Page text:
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As our loved one’s conditions progress or as our own circumstances change, many of us may find ourselves making the (often difficult) decision to move someone to a care home or residential home.
“Replace the word ‘guilty’ with ‘sad’. You may feel sad that this has happened, but you shouldn’t feel guilty.” – Fiona, carer.
Even if we are comfortable in our decision it can be a difficult and emotional time. It is common for people to feel a mix of emotions like sadness and even guilt. We spoke to a group of carers at a Carer Café about their experiences to help others in this situation.
Talk to other carers
If you’ve recognised that extra support may be needed, it can be overwhelming looking through all of your options. Or if the person you care for has already moved it can be difficult to adjust to this transition. Wherever you are in your caring role, it’s useful to reach out to others. Many carers highlighted the importance of speaking to other carers, as they understand the practical and emotional challenges you can face.
“Carers often don’t reach out until later on, it’s useful to meet others earlier on in your caring role.” – Fiona, carer.
If you’d like to connect with others who are in a caring role, come along to a free activity.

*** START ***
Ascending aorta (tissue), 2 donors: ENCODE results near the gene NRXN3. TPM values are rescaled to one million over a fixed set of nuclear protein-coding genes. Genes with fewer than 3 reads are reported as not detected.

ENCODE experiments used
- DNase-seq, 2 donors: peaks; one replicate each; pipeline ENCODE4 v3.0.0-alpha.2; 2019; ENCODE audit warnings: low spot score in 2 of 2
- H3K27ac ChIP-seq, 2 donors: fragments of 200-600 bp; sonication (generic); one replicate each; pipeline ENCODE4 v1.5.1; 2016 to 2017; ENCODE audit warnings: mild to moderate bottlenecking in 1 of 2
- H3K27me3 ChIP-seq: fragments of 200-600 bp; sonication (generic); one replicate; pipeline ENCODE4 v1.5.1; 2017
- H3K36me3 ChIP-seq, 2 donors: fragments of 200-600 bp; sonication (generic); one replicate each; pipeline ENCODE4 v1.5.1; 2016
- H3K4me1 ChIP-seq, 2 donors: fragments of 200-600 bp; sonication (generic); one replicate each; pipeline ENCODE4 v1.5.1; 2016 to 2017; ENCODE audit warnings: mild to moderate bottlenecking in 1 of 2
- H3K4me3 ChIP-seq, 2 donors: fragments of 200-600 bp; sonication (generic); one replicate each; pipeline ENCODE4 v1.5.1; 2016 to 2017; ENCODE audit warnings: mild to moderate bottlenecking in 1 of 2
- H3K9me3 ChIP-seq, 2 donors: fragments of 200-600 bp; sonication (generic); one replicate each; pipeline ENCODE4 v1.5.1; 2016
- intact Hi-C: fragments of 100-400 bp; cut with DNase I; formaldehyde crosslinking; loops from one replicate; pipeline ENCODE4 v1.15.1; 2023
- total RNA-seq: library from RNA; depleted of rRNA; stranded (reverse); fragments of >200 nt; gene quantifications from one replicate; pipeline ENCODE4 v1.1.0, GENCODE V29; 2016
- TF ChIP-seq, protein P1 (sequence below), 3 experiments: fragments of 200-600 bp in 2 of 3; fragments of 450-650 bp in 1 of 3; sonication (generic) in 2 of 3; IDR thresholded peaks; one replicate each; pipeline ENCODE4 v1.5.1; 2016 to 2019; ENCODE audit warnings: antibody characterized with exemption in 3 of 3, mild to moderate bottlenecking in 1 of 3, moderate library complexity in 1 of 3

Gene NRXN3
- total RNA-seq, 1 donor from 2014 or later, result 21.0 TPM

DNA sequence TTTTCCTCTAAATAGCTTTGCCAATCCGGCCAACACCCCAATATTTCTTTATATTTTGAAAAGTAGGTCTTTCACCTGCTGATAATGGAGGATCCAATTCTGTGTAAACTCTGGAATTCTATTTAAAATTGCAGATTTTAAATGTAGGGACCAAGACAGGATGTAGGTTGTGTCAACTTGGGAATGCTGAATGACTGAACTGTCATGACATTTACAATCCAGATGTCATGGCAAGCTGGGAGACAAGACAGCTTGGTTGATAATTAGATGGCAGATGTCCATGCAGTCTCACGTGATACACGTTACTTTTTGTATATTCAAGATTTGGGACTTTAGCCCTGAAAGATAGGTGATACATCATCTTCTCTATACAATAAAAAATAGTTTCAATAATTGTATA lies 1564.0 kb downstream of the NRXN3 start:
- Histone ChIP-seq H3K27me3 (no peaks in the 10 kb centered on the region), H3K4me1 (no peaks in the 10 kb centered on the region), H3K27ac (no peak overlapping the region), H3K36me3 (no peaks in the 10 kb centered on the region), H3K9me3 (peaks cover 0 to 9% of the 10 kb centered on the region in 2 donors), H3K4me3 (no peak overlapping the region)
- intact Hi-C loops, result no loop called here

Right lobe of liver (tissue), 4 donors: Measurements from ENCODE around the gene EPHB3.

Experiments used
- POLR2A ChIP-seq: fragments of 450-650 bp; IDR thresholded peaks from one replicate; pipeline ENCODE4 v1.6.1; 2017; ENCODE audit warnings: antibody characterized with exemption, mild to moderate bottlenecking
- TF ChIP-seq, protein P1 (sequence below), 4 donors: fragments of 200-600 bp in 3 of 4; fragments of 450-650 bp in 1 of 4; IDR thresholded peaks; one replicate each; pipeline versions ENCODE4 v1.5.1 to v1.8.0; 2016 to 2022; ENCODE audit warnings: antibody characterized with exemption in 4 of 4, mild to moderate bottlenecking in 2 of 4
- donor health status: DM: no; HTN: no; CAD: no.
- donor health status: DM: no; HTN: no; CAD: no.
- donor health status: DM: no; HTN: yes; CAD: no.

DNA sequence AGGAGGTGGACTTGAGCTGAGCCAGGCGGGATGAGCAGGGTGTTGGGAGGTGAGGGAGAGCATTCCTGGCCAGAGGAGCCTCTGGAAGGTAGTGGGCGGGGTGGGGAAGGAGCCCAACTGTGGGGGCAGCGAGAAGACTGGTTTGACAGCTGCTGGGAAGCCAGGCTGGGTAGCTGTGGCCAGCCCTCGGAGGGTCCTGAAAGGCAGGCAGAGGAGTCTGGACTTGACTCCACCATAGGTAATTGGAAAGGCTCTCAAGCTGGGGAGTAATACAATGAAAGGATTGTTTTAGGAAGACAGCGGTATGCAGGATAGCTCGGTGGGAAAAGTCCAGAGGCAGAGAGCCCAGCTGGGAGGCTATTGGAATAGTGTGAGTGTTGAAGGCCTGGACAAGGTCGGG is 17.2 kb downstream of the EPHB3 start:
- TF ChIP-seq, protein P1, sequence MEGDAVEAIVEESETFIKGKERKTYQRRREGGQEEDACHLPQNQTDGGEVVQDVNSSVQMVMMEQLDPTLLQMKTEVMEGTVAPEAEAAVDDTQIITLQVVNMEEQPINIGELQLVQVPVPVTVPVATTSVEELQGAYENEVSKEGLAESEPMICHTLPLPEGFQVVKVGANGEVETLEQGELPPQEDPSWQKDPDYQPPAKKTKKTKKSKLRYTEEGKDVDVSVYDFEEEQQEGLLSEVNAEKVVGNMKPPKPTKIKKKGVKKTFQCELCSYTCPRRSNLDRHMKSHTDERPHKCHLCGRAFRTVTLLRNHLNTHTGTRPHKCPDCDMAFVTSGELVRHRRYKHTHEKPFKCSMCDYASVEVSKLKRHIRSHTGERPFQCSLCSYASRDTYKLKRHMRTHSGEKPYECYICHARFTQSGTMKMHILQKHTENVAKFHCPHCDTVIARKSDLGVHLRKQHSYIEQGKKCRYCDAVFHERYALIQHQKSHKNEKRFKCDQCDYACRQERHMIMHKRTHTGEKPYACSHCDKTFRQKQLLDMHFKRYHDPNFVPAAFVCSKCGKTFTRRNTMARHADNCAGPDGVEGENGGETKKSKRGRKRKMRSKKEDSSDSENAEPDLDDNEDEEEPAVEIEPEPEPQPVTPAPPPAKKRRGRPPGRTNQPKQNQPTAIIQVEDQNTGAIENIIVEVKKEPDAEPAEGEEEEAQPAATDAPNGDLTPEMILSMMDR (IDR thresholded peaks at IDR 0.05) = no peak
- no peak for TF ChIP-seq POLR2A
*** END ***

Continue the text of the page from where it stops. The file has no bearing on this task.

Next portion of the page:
Get to know the team
To help both you and your loved one during this period, our group recommend you meet the care team and residents when visiting various care homes. This is a great chance to get to know the team, help the person you care for make friends with other residents and it will give you an idea of the overall atmosphere of the facility. Another tip is to arrange a check-in meeting with a senior member of the care team after a month. This is an opportunity for you to see hear from them and voice any concerns. If you and the person you care for do not feel like this is the right option you can decide to place them in a more suitable care home.
“When you see the care in place, you will feel better. They give a great level of attention that is impossible for you to give alone, 24/7.” – Anonymous, carer.
Spend quality time together
Although it can be challenging, there can also be many benefits for you and your loved one when they move to a care home. The person you care for will have care and support around the clock as well as other residents to socialise with, and you will have some time and energy to focus on yourself and your own needs.
Managing our relationship with the person we care for is not always easy. The Carer Café attendees agree that the pressure starts to lift and you feel more like their wife, husband, daughter etc again. You will still be their carer (if you choose to be), but you get space away from your caring role to have some precious time together.
“You can spend more quality time together and go for coffee or something else you enjoy.” – Val, carer.
If you’d like further advice or support about your loved one moving to a care home contact our Freephone Support Line on 0800 038 8885 or email us at firstname.lastname@example.org (Mon - Fri, 8:15am to 12pm).